On the Web - Power to the People

Open-source philosophy, not to mention technology, is infiltrating more and more aspects of our daily lives.

Back in November 2003, Doc Searls posted a short piece on the LJ site (www.linuxjournal.com/article/7239) that outlined which presidential campaign Web sites were using open-source components. This seems particularly relevant given the significance of the Internet to the 2004 presidential race. As Howard Dean's early campaign demonstrated, making the Internet key to an organization can turn a lot of separate grassroots initiatives into a large and powerful networked movement.

By the time you read this month's On the Web, we'll know who the 2004 Democratic presidential candidate is. Although this is a big story, Doc continues to be interested in the story behind the story—how the campaigns are adopting and adapting open-source philosophy and technology. He describes his mission as learning:

what IT workers in the pressure-cooker conditions of political campaigns might teach IT professionals everywhere about the resourceful use of Linux, free software and open-source development methods. What works best? What doesn't work at all? How do you develop and apply solutions to problems all over the country with widely varying participants and circumstances?

Prior to LinuxWorld New York in January 2004, Doc traveled to the Vermont headquarters of the Dean campaign. As he writes in “Lessons from the Campaign Pressure Cooker” (www.linuxjournal.com/article/7372), he encountered both open-source software and what former Dean Campaign Manager Joe Trippi called “open-source politics”. Joe used to work for Ian Murdock, cofounder of Debian. Essentially, the Dean campaign used its extensive grassroots support to create its own networked market. How far this market takes Dean is unknown right now, but its success in 2003 seems to indicate that a new phase of electoral politics has begun.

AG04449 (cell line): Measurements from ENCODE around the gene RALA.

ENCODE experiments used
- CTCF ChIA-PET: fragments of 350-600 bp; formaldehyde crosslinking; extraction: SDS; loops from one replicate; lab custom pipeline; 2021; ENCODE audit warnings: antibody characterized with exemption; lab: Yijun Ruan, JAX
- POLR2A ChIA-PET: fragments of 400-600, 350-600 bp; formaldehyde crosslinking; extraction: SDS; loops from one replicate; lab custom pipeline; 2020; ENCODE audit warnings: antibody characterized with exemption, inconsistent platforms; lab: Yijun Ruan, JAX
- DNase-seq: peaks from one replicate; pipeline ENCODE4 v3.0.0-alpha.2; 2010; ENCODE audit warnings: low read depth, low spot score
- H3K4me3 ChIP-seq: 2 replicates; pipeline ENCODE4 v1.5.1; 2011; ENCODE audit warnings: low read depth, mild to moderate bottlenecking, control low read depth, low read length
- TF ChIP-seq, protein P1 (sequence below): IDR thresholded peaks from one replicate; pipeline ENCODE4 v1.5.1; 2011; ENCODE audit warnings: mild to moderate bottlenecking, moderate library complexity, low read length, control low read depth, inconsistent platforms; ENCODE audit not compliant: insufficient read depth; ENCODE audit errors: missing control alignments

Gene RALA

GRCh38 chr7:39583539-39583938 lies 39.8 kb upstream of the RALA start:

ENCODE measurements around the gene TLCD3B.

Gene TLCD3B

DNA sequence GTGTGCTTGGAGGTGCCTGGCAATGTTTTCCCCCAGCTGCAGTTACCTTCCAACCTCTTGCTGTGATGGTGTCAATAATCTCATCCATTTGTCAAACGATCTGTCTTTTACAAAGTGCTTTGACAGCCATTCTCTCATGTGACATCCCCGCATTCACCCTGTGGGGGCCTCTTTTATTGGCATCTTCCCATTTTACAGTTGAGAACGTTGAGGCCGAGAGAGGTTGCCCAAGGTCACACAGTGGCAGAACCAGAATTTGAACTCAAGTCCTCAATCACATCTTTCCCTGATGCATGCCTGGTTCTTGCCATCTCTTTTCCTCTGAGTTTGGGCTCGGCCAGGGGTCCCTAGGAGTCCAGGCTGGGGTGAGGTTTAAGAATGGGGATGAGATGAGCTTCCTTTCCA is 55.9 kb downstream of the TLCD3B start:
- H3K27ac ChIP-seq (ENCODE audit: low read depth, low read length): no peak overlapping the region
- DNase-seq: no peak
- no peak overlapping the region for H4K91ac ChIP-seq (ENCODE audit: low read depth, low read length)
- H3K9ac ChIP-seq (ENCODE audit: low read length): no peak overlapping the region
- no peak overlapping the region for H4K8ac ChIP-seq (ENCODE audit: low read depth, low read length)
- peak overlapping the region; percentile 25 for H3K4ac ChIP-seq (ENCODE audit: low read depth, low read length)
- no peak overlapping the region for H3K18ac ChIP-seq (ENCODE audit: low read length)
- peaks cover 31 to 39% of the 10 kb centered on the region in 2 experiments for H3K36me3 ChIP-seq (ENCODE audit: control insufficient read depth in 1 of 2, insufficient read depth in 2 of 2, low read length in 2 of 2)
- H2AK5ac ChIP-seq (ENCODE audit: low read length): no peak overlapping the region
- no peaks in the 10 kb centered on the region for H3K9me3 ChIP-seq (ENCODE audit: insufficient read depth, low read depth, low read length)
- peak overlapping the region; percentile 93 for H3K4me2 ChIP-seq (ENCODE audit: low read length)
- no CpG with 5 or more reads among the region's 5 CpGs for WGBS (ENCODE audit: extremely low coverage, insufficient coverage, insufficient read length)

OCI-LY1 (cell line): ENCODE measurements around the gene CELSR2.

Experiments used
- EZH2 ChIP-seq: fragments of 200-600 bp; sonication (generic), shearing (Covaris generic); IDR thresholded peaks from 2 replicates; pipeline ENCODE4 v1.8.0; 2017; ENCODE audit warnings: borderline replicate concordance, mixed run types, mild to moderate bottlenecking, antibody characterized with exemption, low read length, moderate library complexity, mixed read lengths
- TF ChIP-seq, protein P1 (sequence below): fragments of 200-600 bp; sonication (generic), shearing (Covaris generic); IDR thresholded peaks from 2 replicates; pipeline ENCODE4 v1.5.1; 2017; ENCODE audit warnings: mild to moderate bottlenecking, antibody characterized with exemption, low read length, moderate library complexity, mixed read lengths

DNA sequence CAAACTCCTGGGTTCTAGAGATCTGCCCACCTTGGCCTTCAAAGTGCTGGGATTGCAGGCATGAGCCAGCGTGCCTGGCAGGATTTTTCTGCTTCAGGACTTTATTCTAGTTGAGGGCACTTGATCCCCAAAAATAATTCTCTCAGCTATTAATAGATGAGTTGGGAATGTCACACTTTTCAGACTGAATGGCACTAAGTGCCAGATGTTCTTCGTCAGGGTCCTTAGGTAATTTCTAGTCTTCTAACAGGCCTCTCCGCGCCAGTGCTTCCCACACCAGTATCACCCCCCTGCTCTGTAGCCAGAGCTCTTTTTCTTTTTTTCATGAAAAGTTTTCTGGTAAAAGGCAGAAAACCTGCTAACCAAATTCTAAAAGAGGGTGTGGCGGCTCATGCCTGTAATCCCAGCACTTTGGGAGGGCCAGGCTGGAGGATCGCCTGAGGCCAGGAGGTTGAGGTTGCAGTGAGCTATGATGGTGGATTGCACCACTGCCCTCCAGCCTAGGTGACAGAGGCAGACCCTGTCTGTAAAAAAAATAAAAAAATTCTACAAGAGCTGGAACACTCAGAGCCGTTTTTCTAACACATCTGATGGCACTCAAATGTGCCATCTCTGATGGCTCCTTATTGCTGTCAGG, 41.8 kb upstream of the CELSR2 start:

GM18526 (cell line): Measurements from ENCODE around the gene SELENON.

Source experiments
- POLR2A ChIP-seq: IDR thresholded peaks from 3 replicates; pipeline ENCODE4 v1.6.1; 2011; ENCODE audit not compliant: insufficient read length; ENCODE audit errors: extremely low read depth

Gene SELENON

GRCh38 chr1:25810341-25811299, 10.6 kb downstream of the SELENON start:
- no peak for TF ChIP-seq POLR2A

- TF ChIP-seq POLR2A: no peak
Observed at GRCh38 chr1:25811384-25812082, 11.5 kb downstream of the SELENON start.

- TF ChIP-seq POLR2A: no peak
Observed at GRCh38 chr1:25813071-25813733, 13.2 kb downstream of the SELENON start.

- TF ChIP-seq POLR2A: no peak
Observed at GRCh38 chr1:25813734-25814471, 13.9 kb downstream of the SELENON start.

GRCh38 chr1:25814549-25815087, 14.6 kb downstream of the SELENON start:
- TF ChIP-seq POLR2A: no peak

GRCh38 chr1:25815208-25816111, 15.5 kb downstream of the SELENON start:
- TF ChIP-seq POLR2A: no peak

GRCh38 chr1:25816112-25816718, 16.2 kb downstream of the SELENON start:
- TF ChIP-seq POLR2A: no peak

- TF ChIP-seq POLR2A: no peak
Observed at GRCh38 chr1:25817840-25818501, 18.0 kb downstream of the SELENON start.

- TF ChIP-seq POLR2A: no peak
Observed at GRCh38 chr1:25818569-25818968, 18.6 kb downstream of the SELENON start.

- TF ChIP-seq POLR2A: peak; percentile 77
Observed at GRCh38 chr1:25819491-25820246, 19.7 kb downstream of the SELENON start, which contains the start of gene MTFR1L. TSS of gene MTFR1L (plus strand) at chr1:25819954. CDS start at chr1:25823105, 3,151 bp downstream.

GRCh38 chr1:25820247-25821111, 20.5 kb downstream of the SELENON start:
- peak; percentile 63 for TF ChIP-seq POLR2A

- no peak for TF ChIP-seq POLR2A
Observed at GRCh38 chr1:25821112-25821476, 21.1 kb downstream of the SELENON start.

Perhaps this shift in the campaign landscape is connected to the shift taking place in the larger realm of supply and demand. In “The New Economy Hack: Turning Consumers into Producers” (www.linuxjournal.com/article/7345), Doc discusses how “consumerism is a red herring....It isn't about what you and I invent and contribute to the marketplace. It's about what Sony and Panasonic and Nikon and Canon produce and distribute through retailers for us, the mass market, to consume constantly.” Some new computer technologies and the overall continuing drop in cost of computer equipment, however, are allowing users to have more control over what they create and use in their daily lives. Doc traces all this back to the Linux economy hack, “because Linux is something that happened when demand started to supply itself”.

Whether looking at political campaigns and the importance of the Internet, media coverage and the rise of the blog or consumer electronics and the increasing availability of software that lets users make their own music, it's clear that the do-it-yourself freedom at the heart of open source is spreading. If you'd like to keep up with Doc's findings and musings, subscribe to his biweekly SuitWatch newsletter at the Linux Journal home page.

Heather Mead is senior editor of Linux Journal.

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